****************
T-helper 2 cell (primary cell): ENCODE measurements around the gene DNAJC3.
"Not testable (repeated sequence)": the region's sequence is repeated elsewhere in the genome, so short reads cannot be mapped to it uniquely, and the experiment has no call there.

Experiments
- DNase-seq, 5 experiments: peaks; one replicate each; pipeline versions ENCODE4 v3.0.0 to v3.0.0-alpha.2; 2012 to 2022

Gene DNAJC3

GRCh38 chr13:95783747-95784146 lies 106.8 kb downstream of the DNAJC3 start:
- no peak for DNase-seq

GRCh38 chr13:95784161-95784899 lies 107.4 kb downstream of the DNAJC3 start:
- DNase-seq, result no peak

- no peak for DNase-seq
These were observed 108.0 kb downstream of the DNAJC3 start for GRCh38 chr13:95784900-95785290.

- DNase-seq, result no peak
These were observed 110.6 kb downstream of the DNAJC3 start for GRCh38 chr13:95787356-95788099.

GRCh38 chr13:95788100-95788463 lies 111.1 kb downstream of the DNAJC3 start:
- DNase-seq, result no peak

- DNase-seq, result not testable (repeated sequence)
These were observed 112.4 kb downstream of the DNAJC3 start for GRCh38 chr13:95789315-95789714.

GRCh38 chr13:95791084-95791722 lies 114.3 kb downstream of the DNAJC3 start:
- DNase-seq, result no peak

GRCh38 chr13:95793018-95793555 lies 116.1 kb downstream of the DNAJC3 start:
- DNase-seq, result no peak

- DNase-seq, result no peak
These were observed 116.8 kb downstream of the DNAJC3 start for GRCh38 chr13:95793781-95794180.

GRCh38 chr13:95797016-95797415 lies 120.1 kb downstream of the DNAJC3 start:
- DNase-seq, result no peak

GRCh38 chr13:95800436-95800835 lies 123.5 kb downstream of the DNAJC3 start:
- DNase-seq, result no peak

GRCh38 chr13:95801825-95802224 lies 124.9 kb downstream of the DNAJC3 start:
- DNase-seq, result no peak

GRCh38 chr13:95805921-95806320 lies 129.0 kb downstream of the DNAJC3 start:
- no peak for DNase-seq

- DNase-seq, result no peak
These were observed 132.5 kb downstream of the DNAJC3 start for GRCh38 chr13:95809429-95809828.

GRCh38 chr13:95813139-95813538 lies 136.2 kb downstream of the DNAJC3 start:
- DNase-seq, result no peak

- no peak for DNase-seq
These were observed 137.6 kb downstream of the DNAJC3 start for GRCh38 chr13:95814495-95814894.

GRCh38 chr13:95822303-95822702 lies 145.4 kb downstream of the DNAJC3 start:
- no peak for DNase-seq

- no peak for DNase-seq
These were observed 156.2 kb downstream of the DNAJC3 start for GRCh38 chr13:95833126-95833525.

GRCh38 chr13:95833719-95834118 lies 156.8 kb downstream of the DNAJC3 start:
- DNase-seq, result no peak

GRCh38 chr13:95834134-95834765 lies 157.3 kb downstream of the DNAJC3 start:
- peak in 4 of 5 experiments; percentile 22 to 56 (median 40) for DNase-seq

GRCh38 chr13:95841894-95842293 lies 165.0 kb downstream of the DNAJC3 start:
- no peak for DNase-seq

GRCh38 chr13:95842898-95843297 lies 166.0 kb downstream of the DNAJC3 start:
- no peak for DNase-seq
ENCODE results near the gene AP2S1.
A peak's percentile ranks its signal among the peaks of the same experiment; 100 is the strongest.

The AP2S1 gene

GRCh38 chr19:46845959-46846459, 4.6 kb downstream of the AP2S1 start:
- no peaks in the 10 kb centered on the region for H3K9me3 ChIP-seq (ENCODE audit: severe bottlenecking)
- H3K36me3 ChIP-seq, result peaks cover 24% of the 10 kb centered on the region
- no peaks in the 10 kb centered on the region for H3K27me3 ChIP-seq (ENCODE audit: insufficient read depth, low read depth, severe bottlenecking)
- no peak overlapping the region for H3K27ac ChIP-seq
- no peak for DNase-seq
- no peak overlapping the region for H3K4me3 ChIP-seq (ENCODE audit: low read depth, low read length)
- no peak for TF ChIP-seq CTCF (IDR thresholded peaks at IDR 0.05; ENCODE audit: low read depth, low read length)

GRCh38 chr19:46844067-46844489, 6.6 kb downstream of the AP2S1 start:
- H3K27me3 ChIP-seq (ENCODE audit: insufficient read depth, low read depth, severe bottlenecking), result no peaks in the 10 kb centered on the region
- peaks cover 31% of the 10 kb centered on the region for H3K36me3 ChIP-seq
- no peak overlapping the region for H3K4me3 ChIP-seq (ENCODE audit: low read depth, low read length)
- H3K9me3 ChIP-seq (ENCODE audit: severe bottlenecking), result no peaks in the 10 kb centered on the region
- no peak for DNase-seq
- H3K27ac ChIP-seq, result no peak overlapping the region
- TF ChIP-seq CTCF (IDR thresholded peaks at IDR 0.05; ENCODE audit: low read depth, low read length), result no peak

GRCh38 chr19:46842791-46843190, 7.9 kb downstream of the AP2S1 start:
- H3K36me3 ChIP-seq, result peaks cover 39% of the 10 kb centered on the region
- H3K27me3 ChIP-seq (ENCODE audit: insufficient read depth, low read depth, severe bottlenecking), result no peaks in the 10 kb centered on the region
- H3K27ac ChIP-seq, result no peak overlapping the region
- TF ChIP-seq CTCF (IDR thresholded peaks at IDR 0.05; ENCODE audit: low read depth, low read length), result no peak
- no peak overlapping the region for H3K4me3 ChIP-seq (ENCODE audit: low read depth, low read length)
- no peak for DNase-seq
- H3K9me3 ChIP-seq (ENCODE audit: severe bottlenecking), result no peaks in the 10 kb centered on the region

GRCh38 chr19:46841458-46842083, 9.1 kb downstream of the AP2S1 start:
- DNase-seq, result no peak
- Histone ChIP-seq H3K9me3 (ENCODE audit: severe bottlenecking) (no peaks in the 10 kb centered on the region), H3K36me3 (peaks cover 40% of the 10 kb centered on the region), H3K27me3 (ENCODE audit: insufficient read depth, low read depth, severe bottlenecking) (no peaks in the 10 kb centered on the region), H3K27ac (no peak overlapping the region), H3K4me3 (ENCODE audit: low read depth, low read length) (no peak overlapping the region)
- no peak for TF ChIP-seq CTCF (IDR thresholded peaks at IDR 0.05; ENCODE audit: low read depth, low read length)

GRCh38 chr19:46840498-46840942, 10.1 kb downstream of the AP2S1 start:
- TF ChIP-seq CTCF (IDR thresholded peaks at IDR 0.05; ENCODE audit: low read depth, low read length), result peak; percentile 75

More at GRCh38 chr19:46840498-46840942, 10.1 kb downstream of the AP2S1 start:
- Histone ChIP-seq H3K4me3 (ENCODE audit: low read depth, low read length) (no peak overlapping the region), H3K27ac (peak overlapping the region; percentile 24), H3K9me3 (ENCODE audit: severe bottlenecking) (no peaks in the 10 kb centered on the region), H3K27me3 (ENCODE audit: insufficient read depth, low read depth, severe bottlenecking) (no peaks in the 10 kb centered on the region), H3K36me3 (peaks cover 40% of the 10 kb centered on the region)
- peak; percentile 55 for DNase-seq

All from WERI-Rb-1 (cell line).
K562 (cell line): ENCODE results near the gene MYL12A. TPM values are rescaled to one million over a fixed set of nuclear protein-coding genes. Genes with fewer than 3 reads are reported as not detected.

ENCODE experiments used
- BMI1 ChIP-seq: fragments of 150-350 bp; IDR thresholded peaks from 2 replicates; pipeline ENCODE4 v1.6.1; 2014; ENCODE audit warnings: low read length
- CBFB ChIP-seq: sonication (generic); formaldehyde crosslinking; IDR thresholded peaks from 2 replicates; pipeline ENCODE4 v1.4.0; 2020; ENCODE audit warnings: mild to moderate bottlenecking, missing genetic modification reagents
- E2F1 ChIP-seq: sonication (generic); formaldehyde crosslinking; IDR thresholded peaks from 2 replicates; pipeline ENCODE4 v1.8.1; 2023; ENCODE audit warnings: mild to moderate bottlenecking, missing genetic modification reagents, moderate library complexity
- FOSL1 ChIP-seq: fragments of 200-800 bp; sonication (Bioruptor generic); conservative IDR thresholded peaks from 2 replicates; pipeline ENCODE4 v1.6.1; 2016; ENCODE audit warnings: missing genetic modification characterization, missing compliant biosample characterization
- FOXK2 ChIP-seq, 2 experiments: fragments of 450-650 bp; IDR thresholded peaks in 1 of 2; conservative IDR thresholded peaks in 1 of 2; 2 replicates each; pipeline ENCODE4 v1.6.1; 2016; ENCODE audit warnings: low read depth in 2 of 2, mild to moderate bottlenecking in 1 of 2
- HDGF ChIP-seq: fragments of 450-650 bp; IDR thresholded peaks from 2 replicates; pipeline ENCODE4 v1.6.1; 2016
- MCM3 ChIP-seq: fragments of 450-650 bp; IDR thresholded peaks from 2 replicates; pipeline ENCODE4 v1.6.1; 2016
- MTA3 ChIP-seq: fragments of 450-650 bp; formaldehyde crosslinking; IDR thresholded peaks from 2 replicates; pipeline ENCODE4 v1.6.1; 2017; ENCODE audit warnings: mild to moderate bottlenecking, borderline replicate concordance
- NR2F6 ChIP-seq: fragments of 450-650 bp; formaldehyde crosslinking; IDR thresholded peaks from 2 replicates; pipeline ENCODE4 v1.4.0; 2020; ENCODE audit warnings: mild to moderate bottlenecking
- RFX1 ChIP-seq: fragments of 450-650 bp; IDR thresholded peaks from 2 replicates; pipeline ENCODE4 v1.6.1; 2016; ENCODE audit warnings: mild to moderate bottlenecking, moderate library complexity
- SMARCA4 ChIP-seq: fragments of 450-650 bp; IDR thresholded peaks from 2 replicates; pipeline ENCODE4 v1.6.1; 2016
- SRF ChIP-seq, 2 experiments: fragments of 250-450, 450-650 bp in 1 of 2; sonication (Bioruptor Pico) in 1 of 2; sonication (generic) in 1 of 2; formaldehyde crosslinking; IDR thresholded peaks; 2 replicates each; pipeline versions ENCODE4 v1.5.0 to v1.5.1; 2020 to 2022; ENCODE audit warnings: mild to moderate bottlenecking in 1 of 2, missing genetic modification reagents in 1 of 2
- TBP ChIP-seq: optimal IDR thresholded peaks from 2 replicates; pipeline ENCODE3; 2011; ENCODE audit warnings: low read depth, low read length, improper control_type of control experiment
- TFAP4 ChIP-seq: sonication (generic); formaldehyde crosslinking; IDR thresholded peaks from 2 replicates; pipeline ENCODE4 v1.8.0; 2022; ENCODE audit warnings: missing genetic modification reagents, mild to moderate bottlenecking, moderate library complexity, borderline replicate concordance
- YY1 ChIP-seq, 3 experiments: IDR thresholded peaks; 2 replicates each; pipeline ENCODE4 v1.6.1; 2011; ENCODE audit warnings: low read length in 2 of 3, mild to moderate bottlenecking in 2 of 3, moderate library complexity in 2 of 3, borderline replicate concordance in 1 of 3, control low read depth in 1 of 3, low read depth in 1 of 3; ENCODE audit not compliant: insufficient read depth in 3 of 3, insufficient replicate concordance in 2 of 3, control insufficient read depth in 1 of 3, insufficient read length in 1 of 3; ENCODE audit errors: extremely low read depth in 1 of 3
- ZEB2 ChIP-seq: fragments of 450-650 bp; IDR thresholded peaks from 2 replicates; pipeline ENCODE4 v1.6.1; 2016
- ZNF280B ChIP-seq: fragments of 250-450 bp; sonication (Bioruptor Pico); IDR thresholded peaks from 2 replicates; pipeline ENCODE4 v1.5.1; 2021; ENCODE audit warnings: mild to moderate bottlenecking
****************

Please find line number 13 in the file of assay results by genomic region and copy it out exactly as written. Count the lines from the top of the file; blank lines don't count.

These were observed 110.6 kb downstream of the DNAJC3 start for GRCh38 chr13:95787356-95788099.